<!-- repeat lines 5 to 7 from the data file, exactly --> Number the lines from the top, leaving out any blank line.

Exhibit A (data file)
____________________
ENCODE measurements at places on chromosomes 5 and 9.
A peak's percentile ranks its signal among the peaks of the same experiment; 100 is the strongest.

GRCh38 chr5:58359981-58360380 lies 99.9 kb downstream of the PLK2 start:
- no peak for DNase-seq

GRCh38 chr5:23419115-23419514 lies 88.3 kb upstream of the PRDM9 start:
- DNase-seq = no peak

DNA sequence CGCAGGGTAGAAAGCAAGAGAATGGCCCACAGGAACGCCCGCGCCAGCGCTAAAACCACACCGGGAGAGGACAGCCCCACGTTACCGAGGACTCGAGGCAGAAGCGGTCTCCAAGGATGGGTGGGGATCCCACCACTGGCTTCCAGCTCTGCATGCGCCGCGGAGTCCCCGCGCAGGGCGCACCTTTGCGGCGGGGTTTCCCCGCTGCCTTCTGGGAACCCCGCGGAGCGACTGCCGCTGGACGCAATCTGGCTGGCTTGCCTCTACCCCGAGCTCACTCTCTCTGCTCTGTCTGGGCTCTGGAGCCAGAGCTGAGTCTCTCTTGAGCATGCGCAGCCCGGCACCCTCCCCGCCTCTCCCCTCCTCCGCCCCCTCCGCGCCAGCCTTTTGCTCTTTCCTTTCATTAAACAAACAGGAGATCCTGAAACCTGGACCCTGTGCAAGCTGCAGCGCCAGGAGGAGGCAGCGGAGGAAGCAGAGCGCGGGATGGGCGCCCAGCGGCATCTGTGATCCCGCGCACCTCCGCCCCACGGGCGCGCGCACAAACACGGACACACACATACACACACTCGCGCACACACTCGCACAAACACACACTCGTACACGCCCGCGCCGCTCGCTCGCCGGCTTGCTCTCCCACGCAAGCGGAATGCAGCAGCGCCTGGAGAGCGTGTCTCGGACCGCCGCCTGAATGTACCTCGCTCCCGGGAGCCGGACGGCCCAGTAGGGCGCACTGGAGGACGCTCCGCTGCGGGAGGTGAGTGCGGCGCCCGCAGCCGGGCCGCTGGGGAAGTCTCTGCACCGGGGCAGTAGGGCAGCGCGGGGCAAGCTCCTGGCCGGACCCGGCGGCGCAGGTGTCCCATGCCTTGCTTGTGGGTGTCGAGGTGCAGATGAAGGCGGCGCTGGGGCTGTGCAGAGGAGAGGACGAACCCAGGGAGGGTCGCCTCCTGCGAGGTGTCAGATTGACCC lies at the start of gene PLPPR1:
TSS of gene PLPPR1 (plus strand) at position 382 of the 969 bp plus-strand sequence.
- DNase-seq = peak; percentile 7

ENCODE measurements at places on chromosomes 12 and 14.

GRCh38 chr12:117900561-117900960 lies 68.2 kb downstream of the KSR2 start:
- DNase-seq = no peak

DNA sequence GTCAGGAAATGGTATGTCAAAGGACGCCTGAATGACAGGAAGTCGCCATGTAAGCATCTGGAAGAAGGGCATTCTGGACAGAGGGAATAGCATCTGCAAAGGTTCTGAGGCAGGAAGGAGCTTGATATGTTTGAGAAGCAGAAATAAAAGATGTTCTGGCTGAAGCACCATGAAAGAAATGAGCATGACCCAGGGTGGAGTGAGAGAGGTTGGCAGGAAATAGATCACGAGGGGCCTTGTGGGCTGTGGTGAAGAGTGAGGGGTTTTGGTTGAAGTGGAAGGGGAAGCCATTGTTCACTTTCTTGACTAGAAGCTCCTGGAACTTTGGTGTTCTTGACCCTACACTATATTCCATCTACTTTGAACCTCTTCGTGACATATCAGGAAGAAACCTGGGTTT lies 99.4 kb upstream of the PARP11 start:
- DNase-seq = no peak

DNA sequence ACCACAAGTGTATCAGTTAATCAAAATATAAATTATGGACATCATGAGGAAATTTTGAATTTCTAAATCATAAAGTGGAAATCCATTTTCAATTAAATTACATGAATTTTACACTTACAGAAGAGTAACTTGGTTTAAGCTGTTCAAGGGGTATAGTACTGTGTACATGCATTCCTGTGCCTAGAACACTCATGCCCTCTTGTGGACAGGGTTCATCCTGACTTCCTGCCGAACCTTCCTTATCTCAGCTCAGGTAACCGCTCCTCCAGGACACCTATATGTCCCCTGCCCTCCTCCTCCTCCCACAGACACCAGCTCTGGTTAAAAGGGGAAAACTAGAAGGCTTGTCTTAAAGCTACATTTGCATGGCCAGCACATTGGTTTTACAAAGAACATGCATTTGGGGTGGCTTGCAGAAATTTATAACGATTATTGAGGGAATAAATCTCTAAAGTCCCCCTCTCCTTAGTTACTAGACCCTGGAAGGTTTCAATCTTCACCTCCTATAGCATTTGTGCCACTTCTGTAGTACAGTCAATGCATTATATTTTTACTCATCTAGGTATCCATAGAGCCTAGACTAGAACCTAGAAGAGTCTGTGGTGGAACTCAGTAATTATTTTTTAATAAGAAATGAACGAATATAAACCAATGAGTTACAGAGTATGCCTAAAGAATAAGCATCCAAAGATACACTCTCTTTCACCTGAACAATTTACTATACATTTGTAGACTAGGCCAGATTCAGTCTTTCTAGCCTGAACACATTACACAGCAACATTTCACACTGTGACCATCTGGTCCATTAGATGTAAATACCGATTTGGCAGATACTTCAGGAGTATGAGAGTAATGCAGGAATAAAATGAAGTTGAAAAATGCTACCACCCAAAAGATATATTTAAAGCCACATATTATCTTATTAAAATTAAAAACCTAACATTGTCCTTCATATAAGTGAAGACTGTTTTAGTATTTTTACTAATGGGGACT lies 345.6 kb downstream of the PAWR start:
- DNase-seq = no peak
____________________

GRCh38 chr5:23419115-23419514 lies 88.3 kb upstream of the PRDM9 start:
- DNase-seq = no peak

DNA sequence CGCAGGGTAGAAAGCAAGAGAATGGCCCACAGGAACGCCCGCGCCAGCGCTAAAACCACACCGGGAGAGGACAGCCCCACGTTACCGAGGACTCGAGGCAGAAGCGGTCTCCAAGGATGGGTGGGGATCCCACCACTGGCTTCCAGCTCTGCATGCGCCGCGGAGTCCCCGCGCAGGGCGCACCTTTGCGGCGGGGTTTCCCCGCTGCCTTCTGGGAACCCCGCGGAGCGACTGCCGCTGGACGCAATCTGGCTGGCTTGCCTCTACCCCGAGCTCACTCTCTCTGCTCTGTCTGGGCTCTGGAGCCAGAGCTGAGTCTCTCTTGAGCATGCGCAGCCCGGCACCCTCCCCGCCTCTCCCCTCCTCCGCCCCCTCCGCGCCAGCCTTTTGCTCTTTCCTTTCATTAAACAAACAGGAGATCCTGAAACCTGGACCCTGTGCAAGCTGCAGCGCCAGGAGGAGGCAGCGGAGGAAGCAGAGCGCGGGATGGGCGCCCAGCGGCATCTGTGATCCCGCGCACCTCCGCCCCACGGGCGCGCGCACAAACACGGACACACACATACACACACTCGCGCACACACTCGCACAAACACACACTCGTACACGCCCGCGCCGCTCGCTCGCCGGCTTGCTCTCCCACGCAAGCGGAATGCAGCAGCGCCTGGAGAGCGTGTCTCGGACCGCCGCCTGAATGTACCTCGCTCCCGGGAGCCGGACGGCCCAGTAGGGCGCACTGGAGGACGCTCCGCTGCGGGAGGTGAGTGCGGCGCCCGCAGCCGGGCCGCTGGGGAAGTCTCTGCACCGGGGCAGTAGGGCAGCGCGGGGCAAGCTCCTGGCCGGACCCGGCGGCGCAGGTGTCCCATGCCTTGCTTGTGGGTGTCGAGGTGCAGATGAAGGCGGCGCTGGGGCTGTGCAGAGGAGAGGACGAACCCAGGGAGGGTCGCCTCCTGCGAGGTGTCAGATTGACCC lies at the start of gene PLPPR1: